“The discussion of Hillary Clinton’s appearance and the interesting The New York Times, after-campaign analysis, in which in defiance of its own polls, it’s analysis of the reason she didn’t become the nominee, said that she hadn’t passed the Commander in Chief threshold. Now one of its polls actually had shown earlier that year that voters thought she had. So why did they say that? They said that because they made the assumption it was difficult for a women to do that. It’s very hard to see our own stereotypically based prejudices. But when they’re filtered through media, they’re reinforcing all of those subtle, you know, not necessarily disclosed prejudices, in the rest of us, in ways that make it much more difficult to dislodge them."

On breaking down the media’s sexist stereotypes about how they define women who are running for office: (At 53:35 on iTunes http://itunes.apple.com/us/podcast/moms-rising-radio/id533519537)

“I think we need to worry not just about sexist stereotypes, but ageist stereotypes. Because age and gender interact in order to create a pernicious trap for the older female candidate. We know that male candidates are perceived to get wiser as they age. But female candidates - we’re just not accustomed to seeing enough of them as they age and we’re gonna have that question with Hillary Clinton. If President Obama doesn’t win re-election, is Hillary Clinton considered too old to run for president or not? It’s going to be a really interesting test. And so I think the question is, when we reinforce those kinds of assumptions about age, whether male or female, are we hurting female candidates in ways that we’re not recognizing? There were age stereotypes that were reinforced about John McCain. Lots of not so subtle suggestions from the Obama advertising that he was just too old to be president of the United States. When you reinforce age stereotypes and you know that perceptions of aging hurt women more than men, as they move into executive positions in the workforce.”

Barbara Arnwine, President and Executive Director at the Lawyers’ Committee for Civil Rights Under Law

On Voter supression: (At 58:02 on iTunes http://itunes.apple.com/us/podcast/moms-rising-radio/id533519537)

“Voter suppression is any effort to keep legitimate voters from being able to exercise their right to vote and to have their vote counted. So it is laws that are passed by states that make it hard for anyone to vote unless they have a certain form of photo ID, meaning in many of the states, some 10 states in our country, they have passed laws saying that you cannot vote unless you have a photo identification issued by the Department of Motor Vehicles at their state.”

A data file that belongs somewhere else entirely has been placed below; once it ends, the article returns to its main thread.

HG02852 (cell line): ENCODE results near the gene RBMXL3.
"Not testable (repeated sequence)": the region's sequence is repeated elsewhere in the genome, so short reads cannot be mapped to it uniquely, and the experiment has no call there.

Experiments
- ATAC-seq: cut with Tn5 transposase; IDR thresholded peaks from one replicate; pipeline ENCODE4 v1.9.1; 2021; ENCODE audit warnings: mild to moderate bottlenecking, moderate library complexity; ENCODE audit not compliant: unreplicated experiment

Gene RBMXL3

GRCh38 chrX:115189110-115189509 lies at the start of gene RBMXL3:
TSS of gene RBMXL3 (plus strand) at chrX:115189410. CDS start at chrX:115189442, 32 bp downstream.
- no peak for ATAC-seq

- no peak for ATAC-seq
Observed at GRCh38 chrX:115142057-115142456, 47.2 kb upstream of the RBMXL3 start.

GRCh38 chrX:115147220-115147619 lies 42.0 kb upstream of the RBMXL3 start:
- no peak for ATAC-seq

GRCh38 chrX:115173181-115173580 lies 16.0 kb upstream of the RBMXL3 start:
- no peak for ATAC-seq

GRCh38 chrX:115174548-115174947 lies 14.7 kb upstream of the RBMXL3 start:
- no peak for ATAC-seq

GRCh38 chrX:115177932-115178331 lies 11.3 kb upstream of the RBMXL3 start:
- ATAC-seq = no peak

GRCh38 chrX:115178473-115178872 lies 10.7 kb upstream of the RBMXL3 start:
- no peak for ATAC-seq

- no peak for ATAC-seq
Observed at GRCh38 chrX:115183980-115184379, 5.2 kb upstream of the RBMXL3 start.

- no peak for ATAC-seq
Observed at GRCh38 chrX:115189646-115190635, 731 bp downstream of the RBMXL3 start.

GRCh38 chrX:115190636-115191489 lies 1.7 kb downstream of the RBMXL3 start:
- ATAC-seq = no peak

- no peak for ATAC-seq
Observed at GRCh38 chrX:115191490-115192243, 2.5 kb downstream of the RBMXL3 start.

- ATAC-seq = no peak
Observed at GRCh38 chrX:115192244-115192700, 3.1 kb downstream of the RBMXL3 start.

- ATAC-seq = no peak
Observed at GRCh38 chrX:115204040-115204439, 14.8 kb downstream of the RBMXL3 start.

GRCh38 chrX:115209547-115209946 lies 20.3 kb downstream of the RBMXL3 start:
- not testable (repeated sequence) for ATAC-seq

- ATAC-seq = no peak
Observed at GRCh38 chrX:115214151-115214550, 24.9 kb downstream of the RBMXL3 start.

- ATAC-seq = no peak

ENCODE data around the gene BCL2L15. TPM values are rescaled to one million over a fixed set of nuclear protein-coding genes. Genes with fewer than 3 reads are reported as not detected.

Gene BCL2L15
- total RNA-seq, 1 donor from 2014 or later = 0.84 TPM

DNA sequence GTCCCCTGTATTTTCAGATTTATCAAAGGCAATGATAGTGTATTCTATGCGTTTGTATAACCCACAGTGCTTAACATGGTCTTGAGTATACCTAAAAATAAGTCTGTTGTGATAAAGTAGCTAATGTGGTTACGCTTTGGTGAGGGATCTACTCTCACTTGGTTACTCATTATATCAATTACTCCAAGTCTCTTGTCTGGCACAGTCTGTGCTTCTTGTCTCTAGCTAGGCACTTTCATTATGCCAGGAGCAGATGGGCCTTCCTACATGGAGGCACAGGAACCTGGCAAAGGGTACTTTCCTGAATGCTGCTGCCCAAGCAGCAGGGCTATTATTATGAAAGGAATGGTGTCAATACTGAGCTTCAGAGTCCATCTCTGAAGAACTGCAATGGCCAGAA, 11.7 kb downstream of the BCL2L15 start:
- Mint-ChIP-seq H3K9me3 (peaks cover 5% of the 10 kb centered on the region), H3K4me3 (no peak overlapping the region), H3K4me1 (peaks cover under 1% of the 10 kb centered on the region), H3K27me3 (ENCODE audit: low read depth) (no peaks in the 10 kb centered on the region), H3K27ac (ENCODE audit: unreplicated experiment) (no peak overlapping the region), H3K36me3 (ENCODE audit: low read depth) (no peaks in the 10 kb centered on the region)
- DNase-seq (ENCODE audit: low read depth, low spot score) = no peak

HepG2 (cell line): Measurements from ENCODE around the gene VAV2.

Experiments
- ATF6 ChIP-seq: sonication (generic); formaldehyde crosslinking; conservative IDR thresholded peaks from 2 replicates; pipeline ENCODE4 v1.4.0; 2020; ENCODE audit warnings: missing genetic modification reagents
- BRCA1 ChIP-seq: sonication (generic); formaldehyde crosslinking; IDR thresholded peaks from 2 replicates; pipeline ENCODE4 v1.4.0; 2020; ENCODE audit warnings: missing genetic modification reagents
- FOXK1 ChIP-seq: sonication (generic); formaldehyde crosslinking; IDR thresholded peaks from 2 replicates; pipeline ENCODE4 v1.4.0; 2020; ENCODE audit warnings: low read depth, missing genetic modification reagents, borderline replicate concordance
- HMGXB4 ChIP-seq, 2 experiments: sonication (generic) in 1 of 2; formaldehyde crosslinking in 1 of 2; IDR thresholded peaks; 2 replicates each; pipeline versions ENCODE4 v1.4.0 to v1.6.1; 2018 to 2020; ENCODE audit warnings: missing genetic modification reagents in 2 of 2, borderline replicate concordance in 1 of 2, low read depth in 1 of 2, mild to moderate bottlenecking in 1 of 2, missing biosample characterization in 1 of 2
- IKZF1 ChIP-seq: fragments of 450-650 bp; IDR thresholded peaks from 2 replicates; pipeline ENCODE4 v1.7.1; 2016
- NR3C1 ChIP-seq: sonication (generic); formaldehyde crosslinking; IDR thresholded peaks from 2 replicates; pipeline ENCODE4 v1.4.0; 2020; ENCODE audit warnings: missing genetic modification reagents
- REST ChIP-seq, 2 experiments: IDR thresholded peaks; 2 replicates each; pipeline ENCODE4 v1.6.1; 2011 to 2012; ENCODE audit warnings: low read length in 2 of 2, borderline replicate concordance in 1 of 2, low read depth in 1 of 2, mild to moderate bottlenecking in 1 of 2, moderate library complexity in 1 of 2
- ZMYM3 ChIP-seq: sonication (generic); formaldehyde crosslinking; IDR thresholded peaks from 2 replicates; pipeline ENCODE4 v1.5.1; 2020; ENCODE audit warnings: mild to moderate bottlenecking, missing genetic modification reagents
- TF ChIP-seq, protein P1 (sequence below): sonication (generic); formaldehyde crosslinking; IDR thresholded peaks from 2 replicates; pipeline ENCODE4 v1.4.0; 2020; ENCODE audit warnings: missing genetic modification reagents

“It impacts people. It impacts race and minorities. It impacts the elderly. It impacts students who often times don’t have photo IDs and cars. It impacts youth. It impacts people with disabilities. It impacts quite a lot of people and it certainly impacts women disproportionately because women do in fact change their names when they get married. They change their names when they get divorced. And their identifications don’t always match up. And it’s very, very hard now because of budget cuts and other problems to find a Department of Motor Vehicles nearby your home. It’s estimated that one-fifth of all our population lives very far from a Department of Motor Vehicle place where they can get an identification. So it also has really horrible impacts on people who are poor, people who don’t have cars, and people who rely on public transportation.”

On the new voting requirements: (At 1:02 on iTunes http://itunes.apple.com/us/podcast/moms-rising-radio/id533519537)

"In 2008, it’s estimated that 11 percent of all people who voted in the 2008 presidential election did not have a driver’s license or a non-driver’s license issued by their Department of Motor Vehicles of their state. Some 25 million people...Most voters are not thinking about the election right now. They’re assuming that if they voted in 2008, that they are good. And that’s what they’ll tell you. 'Oh I don’t have any problems because I voted in 2008.' They have no idea that these new laws have been passed. They have no idea what the new requirements are, and they’re going to be shocked when they show up at the polls. Now, the other voter suppression method that’s being used is cutting back on early voting.”

"Remember one of the beauties of 2008 is so many voters were able to vote ahead of time without having to just vote on that Tuesday. They were able to actually vote for some two weeks in advance and so people who had problems were able to discover them early. Well guess what? A lot of the states have cut back on the early voting; and some have specifically cut back on that Sunday before the election when many churches ran what were called “Take the Souls to the Polls Program.” And in fact, in Florida, it’s estimated that 30 percent of all African Americans voted that Sunday before the election in 2008.”

On where people can go to learn if they are registered to vote and have their voting questions answered: (At 1:06 on iTunes http://itunes.apple.com/us/podcast/moms-rising-radio/id533519537)

“They can call our hotline, 1-866-OUR-VOTE, 1-866-687-8683. That’s 1-866-OUR-VOTE, 1-866-687-8683. And you can talk to a live person on the line who will help answer any questions you have about what are the voter ID laws in your state. Am I registered? They can look up your registration. If you want to know where is my polling place, they can help you with so many of your questions, “I’m an ex-felon, can I vote?” “I’m overseas, can I vote?” All of these questions that people have. So please, please, call 1-866-687-8683 and we can help. Plus we have a new mobile app. So go to our website, www.lawyerscommittee.org, lawyerscommittee.org, and you will find a new mobile app that you can put on your smart phone where you can verify your registration, verify your polling place and find out how to get your ID and any other questions that you have. Please people, be a voting champion. Know your rights here and be the best voter you can be.”